The basal temperature home self-test will pick up conditions that current lab tests don't, such as thyroid resistance. Most digital thermometers are not accurate so find a good basal digital thermometer, the kind used by women to identify their fertile days.

The stopthethyroidmadness (STTM) website has excellent instructions for this self-test, as well as several for adrenal fatigue, which often goes hand-in-hand with low thyroid. The two most common health problems worldwide, they're rarely diagnosed or treated by clueless doctors, including endos. The STTM book puts most doctors to shame.

(I'd always suspected a thyroid problem but it was not until, after 20 years of being told all my lab tests were "normal", that Dr Durrant-Peatfield, the only Broda Barnes trained doctor now in the UK, finally put me on the road to recovery. A year after I insisted my cousin also see this doctor, she said I'd saved her life.)

I also suggest:

- `Hypothyroidism Type 2' by Mark Starr ("type 2" meaning the thyroid problems for which there are no lab tests and therefore they don't get diagnosed) explains how all chronic pain is linked to low thyroid, including those involved with fibromyalgia, diabetes, heart problems, both bleeding & blood clots (including strokes) and some cancers. If you have any kind of chronic pain, you need to know that some are calling low thyroid the silent epidemic (silent because officially denied);

- "Hypothyroidism, Health & Happiness: The Riddle of Illness Revealed" by Steven F. Hotze a good introduction;

- As there is rarely more than a brief mention of the benefits of iodine in thyroid books, I also suggest "Iodine, Why You Need It and Why You Can't Live Without It" by David Brownstein MD. The latest edition is available as an ebook from drbrownstein[dot]directfrompublisher[dot]com

- Platt has some interesting comments and suggestions about fibromyalgia in his book "The Miracle of Bio-identical Hormones: How I Lost My Fatigue, Hot Flashes, ADHD, ADD, Fibromyalgia, PMS, Osteoporosis..."

- "Could it be B12?: An Epidemic of Misdiagnoses" by Pacholok and Stuart. Also, many with health problems also have high homocysteine levels in the body (a sign of high toxicity - but the NHS apparently will only test for homocysteine after a heart attack!) and one of the best supplements for that is HomocysteX Plus, which includes high doses of both B9 and B12 in the right forms(B9 and B12 must be supplemented together as they are partners and supplementing just one can mask a deficiency of the other, creating further problems). B12 lab tests are inaccurate and the best way to identify a deficiency is to take high dose B12 and B9 for a month.

- Dr John Lee's "Hormone Balance Made Simple" for progesterone deficiency and (as sulfur is needed to make progesterone as well as many other health needs) "The Methylation Miracle: Unleashing Your Body's Natural Source of SAM-e" by Frankel and "The DMSO Handbook for Doctors" by Scott.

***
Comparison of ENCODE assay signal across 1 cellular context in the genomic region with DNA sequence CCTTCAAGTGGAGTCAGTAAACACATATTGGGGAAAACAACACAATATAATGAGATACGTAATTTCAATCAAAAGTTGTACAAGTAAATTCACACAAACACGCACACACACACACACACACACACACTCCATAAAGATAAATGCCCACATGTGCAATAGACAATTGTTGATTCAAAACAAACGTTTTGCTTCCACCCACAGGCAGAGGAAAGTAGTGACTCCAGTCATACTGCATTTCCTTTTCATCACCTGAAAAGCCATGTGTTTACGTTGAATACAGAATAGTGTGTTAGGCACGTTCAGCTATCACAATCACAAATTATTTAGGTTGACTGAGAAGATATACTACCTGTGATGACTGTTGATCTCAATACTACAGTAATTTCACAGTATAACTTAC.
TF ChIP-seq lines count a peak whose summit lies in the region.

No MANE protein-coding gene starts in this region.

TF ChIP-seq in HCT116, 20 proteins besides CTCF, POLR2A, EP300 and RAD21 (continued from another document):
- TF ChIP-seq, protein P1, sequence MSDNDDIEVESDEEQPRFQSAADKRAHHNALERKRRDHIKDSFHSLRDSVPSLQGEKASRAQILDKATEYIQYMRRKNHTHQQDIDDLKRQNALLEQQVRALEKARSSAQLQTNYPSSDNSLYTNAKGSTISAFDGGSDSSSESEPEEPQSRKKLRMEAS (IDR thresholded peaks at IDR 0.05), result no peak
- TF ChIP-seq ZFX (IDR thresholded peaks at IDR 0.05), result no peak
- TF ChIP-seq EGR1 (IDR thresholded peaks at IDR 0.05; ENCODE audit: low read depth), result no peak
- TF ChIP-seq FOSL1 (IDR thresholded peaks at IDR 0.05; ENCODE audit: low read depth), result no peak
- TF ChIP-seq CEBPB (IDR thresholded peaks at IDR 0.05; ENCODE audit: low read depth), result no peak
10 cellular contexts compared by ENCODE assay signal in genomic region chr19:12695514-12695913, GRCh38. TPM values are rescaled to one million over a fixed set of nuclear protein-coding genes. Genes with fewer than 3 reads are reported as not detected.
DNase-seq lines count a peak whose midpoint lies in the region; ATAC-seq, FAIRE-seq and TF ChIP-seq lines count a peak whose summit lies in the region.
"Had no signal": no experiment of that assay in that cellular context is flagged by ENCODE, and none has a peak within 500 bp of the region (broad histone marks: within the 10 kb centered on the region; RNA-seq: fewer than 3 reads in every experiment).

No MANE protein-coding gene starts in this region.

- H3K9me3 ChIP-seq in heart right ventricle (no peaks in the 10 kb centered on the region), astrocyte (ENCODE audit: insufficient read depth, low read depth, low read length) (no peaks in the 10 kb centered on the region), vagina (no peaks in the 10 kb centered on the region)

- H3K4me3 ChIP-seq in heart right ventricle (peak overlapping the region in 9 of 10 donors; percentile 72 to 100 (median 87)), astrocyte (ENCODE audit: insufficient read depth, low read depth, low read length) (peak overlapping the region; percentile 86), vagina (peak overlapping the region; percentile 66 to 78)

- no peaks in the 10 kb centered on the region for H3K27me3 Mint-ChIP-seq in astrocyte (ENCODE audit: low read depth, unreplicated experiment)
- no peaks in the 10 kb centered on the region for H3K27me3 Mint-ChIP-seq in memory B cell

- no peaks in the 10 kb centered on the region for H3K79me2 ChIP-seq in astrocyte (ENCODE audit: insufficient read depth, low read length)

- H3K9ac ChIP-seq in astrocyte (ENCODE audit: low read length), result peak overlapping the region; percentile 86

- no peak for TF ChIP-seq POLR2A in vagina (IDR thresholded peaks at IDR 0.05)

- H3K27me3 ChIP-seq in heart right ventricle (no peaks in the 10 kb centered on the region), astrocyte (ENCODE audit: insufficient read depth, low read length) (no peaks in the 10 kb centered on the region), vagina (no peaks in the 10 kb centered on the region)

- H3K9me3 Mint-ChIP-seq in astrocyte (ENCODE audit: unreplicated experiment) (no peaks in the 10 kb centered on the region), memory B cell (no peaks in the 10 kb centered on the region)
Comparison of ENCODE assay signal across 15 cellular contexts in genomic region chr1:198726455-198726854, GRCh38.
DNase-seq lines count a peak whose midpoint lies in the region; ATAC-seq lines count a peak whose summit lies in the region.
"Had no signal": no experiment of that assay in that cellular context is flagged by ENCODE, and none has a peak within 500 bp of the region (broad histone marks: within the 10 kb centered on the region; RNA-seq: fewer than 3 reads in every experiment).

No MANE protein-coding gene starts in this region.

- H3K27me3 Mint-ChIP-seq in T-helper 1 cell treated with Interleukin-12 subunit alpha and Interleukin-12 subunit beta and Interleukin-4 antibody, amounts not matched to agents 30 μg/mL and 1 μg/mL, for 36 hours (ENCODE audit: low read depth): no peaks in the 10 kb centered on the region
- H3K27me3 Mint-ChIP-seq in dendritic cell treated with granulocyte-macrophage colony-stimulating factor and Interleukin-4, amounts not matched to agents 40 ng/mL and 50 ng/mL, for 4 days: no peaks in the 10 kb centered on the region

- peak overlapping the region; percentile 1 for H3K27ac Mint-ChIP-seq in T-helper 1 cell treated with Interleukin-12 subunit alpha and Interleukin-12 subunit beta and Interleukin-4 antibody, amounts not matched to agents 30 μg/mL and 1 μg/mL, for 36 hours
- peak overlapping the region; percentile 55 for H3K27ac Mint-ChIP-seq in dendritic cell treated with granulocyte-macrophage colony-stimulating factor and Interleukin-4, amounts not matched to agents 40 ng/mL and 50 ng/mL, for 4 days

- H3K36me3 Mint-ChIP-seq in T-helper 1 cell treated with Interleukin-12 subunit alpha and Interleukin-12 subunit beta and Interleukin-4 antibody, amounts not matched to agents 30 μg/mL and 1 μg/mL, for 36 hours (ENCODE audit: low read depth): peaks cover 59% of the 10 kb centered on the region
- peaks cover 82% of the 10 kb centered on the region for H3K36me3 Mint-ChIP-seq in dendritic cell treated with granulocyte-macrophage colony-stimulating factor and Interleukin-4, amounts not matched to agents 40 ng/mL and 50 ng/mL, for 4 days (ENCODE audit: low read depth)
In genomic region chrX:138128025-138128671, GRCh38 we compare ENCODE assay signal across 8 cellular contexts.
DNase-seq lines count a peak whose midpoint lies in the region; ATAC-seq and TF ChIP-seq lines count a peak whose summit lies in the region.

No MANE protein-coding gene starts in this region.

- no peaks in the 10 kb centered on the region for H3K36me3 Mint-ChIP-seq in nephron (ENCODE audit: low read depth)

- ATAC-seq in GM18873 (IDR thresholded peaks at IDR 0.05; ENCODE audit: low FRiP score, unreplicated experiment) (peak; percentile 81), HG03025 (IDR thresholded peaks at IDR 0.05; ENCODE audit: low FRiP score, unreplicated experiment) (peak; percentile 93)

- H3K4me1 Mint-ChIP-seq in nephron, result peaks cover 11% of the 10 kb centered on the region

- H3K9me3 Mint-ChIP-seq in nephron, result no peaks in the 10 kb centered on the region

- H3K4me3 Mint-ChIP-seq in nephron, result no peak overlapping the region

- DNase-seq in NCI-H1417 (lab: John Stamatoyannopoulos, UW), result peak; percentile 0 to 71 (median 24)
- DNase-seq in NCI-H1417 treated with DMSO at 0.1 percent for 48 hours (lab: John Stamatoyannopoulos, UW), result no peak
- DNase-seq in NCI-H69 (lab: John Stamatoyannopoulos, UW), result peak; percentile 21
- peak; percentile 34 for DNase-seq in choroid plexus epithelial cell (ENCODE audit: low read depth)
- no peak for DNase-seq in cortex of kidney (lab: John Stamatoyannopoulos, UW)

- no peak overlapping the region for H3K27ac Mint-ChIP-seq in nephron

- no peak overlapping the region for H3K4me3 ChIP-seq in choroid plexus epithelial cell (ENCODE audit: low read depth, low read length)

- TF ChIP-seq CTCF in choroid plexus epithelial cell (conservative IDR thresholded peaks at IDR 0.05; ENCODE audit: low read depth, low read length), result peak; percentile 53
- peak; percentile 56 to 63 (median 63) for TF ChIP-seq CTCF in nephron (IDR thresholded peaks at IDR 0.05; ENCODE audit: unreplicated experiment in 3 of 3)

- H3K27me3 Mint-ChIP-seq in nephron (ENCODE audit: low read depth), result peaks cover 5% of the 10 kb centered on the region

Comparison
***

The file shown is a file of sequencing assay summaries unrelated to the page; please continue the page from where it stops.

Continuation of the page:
- Why Am I Always So Tired by Gittleman: the many reasons most of us have too much copper in our bodies and how this causes adrenal burnout and fatigue.

- "The Calcium Lie II" is an intriguing book claiming to explain the root cause of most illnesses.

- any book by Sircus, including "Transdermal Magnesium Therapy" which explains that everyone with a chronic health problem has a magnesium deficiency.

Also, those with fibromyalgia type symptoms experience a significant reduction in their symptoms when taking a melatonin supplement and melatonin can reduce some symptoms of IBS, such as abdominal pain. Melatonin increases the conversion of precursor thyroid hormone T4 to the active T3 form. It can reactivate the important but much-ignored thymus gland, which degenerates almost completely over the years. It also improves zinc absorption, which in turn boosts several immune functions. Melatonin therapy also helps spleen recovery, another immune-system component which declines with age. Its ability to improve sleep and dreaming is a tremendous boon to memory. It is one of the most powerful antioxidants made by the body. Melatonin has been made illegal to sell in this country (only!) and NHS doctors are only allowed to prescribe a maximum of 2mg because it's been made so expensive (just like T3). Yet it is freely sold everywhere else in the EU and also in the US (try Amazon.com although there will be a customs charge when it arrives here).

Before you decide on this review: please check your basal temperature! It would be a tragedy if you just ignored this opportunity to regain health.
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on 13 February 2013
Having had fibromyalgia for 6 years I find it an important coping tool to read up regularly to remind you the things you are going through are normal for a fibro sufferer but as this illness progresses and new symptoms surface its nice to have a point of knowledge to refer to in order to cope. This book is informative, useful and easy to read which is important if one of your fibro symptoms is lack of attention span. I would definitely recommend it! :-)